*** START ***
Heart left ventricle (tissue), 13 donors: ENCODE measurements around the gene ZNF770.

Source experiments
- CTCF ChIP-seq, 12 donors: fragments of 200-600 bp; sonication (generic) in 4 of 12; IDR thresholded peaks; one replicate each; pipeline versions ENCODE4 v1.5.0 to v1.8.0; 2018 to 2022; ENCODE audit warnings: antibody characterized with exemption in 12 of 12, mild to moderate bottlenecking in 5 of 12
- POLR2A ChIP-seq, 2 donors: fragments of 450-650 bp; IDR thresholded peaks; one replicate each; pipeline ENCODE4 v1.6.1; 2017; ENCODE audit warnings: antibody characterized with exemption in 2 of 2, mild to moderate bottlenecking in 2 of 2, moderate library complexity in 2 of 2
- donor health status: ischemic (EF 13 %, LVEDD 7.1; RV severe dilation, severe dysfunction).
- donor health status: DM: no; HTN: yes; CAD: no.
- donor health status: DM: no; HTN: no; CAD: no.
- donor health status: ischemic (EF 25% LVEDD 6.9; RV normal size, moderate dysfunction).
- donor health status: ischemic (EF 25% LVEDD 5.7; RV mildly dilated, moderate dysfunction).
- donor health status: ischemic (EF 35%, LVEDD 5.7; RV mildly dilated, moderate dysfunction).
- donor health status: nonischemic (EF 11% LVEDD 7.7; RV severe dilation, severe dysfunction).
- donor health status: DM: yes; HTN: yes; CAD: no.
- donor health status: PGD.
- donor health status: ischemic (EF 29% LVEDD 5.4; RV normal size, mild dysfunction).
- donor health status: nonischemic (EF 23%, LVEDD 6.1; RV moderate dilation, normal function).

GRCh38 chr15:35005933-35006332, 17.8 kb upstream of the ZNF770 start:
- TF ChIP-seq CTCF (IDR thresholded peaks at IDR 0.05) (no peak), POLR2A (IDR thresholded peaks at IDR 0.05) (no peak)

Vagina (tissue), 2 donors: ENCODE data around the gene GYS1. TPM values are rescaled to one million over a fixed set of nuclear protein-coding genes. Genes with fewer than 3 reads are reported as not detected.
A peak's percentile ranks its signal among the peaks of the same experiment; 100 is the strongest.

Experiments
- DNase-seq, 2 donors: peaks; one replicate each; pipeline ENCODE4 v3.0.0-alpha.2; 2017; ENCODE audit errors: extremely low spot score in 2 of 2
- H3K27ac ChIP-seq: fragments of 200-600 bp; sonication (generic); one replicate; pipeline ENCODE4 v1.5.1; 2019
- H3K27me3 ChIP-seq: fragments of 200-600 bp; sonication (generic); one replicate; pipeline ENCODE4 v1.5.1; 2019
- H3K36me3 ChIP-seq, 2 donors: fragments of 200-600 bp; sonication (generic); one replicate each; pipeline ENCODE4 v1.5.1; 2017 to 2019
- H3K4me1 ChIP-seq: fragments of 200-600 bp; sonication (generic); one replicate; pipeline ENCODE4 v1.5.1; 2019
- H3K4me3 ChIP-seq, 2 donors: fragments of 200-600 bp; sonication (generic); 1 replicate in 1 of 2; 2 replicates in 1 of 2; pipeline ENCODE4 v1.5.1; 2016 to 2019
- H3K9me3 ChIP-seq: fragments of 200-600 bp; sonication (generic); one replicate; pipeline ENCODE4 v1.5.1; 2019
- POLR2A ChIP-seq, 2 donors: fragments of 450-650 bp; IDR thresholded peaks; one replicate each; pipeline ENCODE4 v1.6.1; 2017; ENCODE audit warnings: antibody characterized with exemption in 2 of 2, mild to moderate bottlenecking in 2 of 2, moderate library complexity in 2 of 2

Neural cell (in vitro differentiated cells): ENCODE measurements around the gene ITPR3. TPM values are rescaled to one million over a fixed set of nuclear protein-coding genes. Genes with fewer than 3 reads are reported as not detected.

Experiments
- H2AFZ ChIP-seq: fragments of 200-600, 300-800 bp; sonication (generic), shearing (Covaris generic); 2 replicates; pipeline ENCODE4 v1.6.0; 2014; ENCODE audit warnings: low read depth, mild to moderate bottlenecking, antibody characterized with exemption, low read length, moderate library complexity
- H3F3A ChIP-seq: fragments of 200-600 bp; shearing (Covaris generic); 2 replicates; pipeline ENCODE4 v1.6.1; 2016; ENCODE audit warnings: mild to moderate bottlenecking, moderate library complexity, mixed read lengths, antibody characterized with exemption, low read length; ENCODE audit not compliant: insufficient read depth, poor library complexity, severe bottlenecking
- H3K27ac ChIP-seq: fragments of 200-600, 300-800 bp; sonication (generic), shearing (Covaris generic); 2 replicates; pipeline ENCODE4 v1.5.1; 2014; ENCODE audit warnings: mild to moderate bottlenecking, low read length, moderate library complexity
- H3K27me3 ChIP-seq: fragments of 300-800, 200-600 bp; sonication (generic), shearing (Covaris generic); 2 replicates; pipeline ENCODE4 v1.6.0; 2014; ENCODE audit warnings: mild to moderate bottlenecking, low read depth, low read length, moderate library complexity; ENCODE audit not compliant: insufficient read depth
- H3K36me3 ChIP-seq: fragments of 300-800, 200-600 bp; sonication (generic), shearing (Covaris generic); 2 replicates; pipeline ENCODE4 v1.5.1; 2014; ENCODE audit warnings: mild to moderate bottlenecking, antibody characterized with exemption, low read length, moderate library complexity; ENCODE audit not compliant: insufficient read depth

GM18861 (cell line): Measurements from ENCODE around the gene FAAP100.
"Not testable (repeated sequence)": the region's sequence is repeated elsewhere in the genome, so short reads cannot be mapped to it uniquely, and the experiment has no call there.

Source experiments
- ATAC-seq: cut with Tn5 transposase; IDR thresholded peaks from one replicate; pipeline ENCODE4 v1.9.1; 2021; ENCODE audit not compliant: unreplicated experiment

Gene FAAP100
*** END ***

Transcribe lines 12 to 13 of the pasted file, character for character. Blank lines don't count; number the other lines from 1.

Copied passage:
- donor health status: DM: yes; HTN: yes; CAD: no.
- donor health status: PGD.